A few years back I had a student submit to me an argument essay claiming that love didn’t exist – it was a myth and a fairytale. Love, she said, was simply chemical stimulation in the brain responding to basic physical attraction that was essentially unsustainable. You can’t be really in love, she claimed, as sooner or later you would come down from your ‘high’ and, therefore, no longer love that person. I pointed out to her that her perspective better demonstrated a misunderstanding of what comprises ‘true love’ than it did disprove its existence entirely. I asked her how she then described the love between parent and child, between siblings, and between those couples who have stayed together for decades. She equivocated. I didn’t press the issue; an 18-year old girl is entitled to be disenchanted with love if she wishes.
What the student had done was mistake eros for philia – the passionate desire for another for the loving respect and admiration of them (read up on the Greek definitions here). In principle, eros and philia combine to make what we call true, romantic love. We both desire our partner (considering him or her ‘ideally beautiful’ in the philosophical sense) and respect and care for them and their well-being (as we admire and are fond of them). Without some sense of both eros and philia, we can’t be said to be in Romantic Love. Among the sisters in Frozen, philia is the operative form of love at play and the movie (correctly, I feel) places greater emphasis on that than it does eros. Philia is the love that transcends time and self. It is the meal; eros is the spice.
To say that eros is superior to philia is to be completely blinded by the fairy tale mystique. Yes, being head-over-heels infatuated with someone is an incredible, almost indescribable feeling, but it’s a phase. Spend your life looking for it to perpetuate ad infinitum and you will get yourself in the wrong state of mind. Obviously we should desire our partners, but the person who truly loves you is not the one that you spend half an hour challenging to hang up while making googly noises on the phone. It’s the one who holds your hair out of your face while you throw up, the person who makes sure you make it home on time, the person who can’t wait to listen to your stories and laugh at your jokes.
To love another is to put yourself at their mercy – your desire and respect for them means their approval of you is of utmost importance. To be loved is to be at someone’s mercy and have that someone always grant it. It is to be infinitely exploitable yet never exploited. It is trust and friendship and (yes) desire. You don’t find it on every corner, and it doesn’t show up all at once; even the fastest love affairs have to grow into themselves before they’re mature and ready for the world. For this reason I love Frozen because it has the courage to tell us that Kristoph and Anna are not yet destined for one another but that Elsa and Anna already are.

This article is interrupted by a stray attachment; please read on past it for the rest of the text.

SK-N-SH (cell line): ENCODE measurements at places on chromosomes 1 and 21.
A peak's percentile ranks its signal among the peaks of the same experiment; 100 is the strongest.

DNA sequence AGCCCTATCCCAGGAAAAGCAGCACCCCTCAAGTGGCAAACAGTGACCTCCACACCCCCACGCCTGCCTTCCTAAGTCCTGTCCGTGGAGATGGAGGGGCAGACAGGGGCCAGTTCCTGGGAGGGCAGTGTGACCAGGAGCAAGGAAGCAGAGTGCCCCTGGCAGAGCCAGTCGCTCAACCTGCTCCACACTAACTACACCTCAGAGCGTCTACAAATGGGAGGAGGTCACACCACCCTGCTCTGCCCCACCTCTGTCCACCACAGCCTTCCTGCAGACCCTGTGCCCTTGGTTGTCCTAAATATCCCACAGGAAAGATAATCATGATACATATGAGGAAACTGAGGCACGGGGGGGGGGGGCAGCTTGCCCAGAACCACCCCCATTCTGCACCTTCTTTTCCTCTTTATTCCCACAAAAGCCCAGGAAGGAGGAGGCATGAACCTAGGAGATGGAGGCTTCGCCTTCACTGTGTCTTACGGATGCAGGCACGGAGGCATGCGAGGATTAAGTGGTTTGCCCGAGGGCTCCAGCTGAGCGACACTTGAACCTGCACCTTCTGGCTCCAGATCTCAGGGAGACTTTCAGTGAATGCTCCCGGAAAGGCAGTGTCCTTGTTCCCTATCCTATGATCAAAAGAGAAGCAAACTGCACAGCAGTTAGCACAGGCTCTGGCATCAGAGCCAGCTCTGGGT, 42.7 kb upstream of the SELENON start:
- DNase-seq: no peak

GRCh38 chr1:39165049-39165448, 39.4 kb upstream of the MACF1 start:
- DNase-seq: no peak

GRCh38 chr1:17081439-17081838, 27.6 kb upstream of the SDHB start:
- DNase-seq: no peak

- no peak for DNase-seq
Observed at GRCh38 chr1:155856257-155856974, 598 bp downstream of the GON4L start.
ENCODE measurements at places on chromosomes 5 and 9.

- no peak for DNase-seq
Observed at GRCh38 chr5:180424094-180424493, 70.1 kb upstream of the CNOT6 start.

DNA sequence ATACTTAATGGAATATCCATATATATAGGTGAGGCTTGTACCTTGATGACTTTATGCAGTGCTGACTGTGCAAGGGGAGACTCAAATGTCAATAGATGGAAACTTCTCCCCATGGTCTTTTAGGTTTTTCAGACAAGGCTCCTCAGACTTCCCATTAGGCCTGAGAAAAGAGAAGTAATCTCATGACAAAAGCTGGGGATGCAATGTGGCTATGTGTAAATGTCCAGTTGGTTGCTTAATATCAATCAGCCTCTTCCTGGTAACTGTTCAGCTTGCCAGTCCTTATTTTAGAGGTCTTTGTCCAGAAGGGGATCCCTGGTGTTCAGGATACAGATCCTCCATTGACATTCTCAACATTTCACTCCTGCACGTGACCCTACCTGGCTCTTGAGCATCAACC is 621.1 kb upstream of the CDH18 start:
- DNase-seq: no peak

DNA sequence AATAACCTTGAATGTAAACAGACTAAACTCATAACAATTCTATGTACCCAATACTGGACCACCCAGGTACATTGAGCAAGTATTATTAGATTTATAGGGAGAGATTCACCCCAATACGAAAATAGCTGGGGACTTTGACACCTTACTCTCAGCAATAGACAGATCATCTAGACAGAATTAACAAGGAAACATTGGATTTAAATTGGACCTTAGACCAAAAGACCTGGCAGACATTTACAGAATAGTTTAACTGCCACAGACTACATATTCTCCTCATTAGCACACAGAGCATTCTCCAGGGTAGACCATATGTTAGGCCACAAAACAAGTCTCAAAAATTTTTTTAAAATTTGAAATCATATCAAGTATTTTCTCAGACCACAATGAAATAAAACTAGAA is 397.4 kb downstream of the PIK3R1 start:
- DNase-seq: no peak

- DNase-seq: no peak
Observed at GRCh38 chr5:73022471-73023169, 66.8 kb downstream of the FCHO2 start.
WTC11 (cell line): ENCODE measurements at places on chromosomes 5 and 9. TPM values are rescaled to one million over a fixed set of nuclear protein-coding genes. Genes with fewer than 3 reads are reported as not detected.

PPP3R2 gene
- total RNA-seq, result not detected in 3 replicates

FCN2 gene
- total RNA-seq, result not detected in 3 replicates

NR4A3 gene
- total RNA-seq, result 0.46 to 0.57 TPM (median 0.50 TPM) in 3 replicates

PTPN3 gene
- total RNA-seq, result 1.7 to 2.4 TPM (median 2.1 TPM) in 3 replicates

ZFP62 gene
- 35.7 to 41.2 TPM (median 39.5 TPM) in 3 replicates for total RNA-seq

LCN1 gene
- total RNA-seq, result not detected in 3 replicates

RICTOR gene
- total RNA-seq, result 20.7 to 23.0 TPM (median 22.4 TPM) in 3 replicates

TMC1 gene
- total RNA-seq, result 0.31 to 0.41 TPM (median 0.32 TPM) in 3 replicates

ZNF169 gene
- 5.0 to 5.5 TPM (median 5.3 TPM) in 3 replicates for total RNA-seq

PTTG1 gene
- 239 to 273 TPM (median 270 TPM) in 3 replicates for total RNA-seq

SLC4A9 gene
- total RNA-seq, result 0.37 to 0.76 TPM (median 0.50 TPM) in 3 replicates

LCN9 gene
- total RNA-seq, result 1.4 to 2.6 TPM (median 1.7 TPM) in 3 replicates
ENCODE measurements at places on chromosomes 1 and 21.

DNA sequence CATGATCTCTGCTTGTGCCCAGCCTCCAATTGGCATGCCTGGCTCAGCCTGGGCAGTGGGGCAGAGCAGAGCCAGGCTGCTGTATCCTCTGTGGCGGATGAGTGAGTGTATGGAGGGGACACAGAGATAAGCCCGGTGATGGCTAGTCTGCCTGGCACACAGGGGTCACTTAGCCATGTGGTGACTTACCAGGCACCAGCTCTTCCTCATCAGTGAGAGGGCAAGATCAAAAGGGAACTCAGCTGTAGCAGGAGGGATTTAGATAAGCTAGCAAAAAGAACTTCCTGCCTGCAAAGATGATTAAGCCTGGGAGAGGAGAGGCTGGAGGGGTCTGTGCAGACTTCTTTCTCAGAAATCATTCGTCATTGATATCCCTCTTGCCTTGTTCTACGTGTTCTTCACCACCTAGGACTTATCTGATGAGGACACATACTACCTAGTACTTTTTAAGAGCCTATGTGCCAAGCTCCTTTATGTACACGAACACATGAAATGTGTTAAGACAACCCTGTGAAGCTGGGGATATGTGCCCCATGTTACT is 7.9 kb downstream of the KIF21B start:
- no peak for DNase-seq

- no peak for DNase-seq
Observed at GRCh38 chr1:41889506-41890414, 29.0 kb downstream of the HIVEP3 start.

In world creation, it is the little things (I think) that make a world real. Sure, you can spend pages describing how sorcery works or what the climate of a planet is like, and the reader understands how important this is in the abstract. If you spend a little time, though, describing how their lunch tastes or what kinds of profanity they use, and everything suddenly becomes more immediate. This is because we experience the world in the immediate, not in the abstract. Yes, we currently live on a planet with seven continents and possess the technology to destroy ourselves, but that doesn’t do much to put you in the shoes of a person walking down the street in a residential neighborhood in Chicago or driving a truck across the Sahara desert. You’ve got to get to the little things.
As I’ve developed Alandar over the years, I’ve put together a wide variety of little sayings and proverbs and little jokes told by its inhabitants. These speak volumes about the place, I think, or at least make it seem more real. Now, as I am pretty tired today and don’t have a lot of new material in me at the moment, I figure I’d share some of them with you for your amusement (assuming they are so). Some are derivative of real sayings, some are inspired by famous quotations, and others are purely my own. So, here we go (I apologize for the weird spacing, but nothing I do here seems to fix it):
“If you see a Verisi in the street, beat him—he will know what he has done.”
-Traditional Akrallian Proverb
“Akral only invades if it has nothing to do. You should thank us for keeping her busy, my lords.”
-Attributed to pirate Jeddard Squid, while on trial in Eretheria
“Remember your dead fathers, for today we ride to meet them. There is no escape for the living and no victory for the meek.
Now, my brothers, let us CHARGE!”
-Last words of Captain Rushan Fieron, Wardenrider
“What’s more complicated than Eretherian politics? That’s easy—Eretherian women!”
-Bretholm Parthlake, Galaspiner Prankster
“Galaspiners, you say? Better get more supplies, boys—we’re here for the long haul.”
-Tobar Ephril, Mercenary leading the siege of Haldasburg, a Galaspiner colony
“Thieves, cheats, and liars
Rule the City of Ihyn,
Where good, light, and decency,
Clearly has never been.”
-Traditional Eddon Nursery Rhyme